NEW – There is now an Emergency Winter Ban and Snow-Covered Ground Agricultural Waste Spreading Exemption Effective December 16, 2019 through to December 22, 2019. To utilize the exemption (which can be found on our website), your farm must read and follow the requirements of the exemption to ensure any manure or agricultural waste spreading activities comply with the requirements of the exemption as well as the RAPs.

This emergency exemption will expire at 11:59 PM on December 22, 2019.

This Emergency Winter Ban and Snow-Covered Ground Agricultural Waste Spreading Exemption does not exempt your farm from complying with any other laws or regulations. The Agency of Agriculture, Food & Markets will be conducting field investigations across the state to ensure farms are complying with this emergency exemption. Records of all manure or agricultural waste applications must be kept by your farm and be made available for inspection by the Agency.

Please do not hesitate to call the numbers at the bottom of the exemption with any questions.

View our website for the link to the Emergency Winter Ban and Snow-Covered Spreading Exemption document – www.uvm.edu/nwcrops

Emergency Manure Spreading Exemption

Posted: November 23rd, 2019 by outcropn

NEW – There is a statewide Emergency Snow-Covered Ground Agricultural Waste Spreading Exemption.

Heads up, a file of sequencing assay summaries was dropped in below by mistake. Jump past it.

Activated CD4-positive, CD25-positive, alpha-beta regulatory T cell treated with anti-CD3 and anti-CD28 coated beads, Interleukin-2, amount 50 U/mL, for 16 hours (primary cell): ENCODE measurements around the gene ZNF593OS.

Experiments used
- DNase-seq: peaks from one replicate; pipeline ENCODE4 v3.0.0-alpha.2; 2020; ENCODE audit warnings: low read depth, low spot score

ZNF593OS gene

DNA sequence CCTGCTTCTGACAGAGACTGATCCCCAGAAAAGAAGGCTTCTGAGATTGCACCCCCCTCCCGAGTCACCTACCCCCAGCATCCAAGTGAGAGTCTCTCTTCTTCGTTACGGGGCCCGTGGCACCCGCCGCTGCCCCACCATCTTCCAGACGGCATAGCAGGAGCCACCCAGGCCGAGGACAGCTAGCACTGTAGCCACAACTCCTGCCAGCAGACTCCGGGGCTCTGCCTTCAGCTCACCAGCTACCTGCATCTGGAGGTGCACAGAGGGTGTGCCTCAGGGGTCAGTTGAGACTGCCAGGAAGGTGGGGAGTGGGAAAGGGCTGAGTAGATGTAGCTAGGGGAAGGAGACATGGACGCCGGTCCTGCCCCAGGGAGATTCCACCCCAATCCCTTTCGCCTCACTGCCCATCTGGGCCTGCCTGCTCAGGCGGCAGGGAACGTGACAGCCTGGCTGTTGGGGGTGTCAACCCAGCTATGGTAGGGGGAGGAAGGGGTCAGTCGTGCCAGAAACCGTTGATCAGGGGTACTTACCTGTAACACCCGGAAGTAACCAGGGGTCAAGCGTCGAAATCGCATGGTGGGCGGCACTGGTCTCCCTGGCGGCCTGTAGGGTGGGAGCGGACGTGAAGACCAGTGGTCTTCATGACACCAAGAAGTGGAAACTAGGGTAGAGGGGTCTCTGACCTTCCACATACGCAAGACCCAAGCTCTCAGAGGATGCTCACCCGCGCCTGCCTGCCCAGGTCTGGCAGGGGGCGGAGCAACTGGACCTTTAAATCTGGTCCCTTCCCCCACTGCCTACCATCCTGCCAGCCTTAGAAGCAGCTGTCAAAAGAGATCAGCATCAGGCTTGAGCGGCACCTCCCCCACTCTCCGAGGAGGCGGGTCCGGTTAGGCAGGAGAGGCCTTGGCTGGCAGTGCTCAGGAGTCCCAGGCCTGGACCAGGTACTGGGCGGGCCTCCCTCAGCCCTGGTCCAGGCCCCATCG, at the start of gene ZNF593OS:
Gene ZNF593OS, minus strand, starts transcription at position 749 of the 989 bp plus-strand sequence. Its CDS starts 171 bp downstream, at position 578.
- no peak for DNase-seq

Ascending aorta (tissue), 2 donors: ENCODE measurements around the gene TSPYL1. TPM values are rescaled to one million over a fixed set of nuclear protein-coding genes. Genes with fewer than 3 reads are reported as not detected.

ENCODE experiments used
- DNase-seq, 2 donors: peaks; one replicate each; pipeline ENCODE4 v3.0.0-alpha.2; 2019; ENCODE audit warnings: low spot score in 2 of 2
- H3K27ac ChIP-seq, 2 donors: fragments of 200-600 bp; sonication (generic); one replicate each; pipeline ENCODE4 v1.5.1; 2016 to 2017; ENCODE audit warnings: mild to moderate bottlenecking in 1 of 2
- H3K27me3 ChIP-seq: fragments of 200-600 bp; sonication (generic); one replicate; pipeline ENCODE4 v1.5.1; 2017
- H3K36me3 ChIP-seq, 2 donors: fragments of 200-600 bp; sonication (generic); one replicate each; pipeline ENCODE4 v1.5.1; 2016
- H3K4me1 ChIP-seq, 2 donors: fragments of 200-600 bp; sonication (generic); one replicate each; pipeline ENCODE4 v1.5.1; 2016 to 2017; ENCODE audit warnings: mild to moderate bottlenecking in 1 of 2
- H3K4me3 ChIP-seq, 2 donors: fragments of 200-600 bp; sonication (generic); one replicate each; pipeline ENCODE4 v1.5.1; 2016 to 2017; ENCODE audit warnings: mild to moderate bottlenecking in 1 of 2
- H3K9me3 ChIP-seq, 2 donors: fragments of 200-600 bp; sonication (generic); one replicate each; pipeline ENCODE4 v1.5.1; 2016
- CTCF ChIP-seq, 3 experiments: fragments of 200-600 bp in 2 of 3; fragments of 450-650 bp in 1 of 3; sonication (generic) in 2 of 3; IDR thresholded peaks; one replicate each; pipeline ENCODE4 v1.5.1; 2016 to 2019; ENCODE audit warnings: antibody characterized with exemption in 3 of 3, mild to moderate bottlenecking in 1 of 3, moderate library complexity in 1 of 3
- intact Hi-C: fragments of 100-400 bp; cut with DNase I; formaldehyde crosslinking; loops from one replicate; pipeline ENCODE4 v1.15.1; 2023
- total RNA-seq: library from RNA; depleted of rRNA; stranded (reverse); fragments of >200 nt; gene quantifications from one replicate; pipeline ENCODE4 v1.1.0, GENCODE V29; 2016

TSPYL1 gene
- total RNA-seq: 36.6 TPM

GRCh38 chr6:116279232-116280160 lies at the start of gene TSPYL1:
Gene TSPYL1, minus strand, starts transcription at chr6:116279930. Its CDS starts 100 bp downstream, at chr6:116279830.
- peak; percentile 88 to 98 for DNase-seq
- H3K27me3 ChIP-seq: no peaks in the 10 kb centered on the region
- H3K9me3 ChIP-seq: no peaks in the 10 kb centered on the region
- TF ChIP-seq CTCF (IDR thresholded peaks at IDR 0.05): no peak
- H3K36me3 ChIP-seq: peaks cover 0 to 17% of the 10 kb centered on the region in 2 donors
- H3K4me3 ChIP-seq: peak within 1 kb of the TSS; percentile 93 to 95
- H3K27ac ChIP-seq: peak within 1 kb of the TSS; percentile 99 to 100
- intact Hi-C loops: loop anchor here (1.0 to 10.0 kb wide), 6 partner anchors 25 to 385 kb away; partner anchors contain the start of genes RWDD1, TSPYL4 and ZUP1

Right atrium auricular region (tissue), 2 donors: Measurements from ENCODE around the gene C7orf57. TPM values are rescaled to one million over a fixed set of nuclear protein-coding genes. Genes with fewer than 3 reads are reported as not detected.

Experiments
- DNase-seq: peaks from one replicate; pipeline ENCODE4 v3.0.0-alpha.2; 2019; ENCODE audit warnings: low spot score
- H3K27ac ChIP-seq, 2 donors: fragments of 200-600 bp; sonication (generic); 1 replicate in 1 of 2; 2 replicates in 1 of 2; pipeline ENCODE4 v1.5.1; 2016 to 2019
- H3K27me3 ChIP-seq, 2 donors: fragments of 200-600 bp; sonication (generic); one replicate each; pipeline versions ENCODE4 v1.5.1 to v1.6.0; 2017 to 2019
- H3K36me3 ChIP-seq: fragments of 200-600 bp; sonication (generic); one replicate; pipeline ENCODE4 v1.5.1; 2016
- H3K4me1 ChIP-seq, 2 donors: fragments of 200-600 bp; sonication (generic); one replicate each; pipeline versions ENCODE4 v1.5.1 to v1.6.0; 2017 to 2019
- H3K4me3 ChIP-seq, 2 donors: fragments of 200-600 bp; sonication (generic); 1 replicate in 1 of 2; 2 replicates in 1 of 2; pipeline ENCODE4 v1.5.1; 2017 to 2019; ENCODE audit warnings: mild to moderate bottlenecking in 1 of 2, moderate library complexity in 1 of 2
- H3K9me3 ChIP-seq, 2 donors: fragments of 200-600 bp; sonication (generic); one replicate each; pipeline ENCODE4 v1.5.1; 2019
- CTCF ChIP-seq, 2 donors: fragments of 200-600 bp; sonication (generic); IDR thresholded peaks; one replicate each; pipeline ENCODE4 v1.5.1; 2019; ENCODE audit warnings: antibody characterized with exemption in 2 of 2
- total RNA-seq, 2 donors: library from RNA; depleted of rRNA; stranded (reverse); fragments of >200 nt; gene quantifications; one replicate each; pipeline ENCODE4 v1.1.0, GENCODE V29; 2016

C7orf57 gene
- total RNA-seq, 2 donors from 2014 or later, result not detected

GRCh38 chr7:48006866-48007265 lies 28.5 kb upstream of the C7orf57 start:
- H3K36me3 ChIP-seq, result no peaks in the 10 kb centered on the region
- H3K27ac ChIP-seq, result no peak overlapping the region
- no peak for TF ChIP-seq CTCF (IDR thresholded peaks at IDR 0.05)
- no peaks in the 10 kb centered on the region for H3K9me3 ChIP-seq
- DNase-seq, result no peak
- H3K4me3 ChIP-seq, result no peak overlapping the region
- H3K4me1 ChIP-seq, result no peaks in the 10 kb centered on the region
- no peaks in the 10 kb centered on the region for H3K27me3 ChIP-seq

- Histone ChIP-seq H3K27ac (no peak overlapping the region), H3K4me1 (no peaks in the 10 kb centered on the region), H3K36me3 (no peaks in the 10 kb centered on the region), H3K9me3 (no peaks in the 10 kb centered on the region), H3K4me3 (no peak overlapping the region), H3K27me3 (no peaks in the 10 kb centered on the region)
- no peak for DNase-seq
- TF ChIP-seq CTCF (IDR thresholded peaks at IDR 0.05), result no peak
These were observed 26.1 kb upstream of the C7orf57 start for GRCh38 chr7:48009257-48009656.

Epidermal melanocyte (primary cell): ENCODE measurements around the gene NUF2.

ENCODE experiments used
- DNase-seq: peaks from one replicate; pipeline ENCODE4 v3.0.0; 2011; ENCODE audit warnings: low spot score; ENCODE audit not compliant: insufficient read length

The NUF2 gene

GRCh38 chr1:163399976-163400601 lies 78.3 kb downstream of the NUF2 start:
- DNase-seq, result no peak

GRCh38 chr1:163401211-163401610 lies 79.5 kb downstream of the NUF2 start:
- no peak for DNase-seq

To utilize the exemption, your farm must read and follow the requirements of the exemption to ensure any manure or agricultural waste spreading activities comply with the requirements of the exemption as well as the RAPs.

This emergency exemption will expire on December 15, 2019.

This Emergency Snow-Covered Ground Agricultural Waste Spreading Exemption does not exempt your farm from complying with any other laws or regulations. The Agency of Agriculture, Food & Markets will be conducting field investigations across the state to ensure farms are complying with this emergency exemption. Records of all manure or agricultural waste applications must be kept by your farm and be made available for inspection by the Agency.

Please do not hesitate to call the numbers at the bottom of the exemption with any questions.

View our website homepage for the link to the AAFM Emergency Spreading Exemption, www.uvm.edu/nwcrops

Hemp and Cold Temperatures

Posted: October 22nd, 2019 by outcropn

Hemp flower harvest is well underway in the state of Vermont. Harvest can span over a several week period and proceed well into late fall. Although temperatures have been mostly mild throughout Vermont, some areas have experienced several light frosts in the past month, and as October continues on, temperatures will drop again. We have received many inquiries on the type of damage hemp plants might experience if they get frosted.

The good news is that hemp is quite frost tolerant! Ideally hemp should be harvested before the first hard frost, but if you must harvest after the first hard frost, yields are not likely to be impacted. Hardy and mature hemp plants can easily tolerate a frost of 29-32°F, while those temperatures would kill seedlings in the spring. A moderate freeze of 25-28°F can damage vegetation, and will impact semi-hardy plants. Colder temperatures will also cause green plants to turn purple/red, but the change of color of the vegetative tissues does not necessarily mean that the oils (i.e. CBD) in the plant will be affected. Freezes of 24°F and colder will cause heavy damage to most plants.